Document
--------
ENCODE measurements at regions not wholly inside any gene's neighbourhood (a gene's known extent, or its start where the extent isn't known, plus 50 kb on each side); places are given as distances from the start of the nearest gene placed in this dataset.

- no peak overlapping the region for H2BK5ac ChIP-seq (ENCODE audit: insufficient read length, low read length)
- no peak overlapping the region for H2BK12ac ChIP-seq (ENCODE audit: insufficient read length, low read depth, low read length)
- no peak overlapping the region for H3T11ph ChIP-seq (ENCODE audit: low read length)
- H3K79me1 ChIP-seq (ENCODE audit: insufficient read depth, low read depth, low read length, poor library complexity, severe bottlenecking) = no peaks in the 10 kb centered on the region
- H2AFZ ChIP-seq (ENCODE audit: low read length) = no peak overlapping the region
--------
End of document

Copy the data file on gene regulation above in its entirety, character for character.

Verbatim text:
ENCODE measurements at regions not wholly inside any gene's neighbourhood (a gene's known extent, or its start where the extent isn't known, plus 50 kb on each side); places are given as distances from the start of the nearest gene placed in this dataset.

- no peak overlapping the region for H2BK5ac ChIP-seq (ENCODE audit: insufficient read length, low read length)
- no peak overlapping the region for H2BK12ac ChIP-seq (ENCODE audit: insufficient read length, low read depth, low read length)
- no peak overlapping the region for H3T11ph ChIP-seq (ENCODE audit: low read length)
- H3K79me1 ChIP-seq (ENCODE audit: insufficient read depth, low read depth, low read length, poor library complexity, severe bottlenecking) = no peaks in the 10 kb centered on the region
- H2AFZ ChIP-seq (ENCODE audit: low read length) = no peak overlapping the region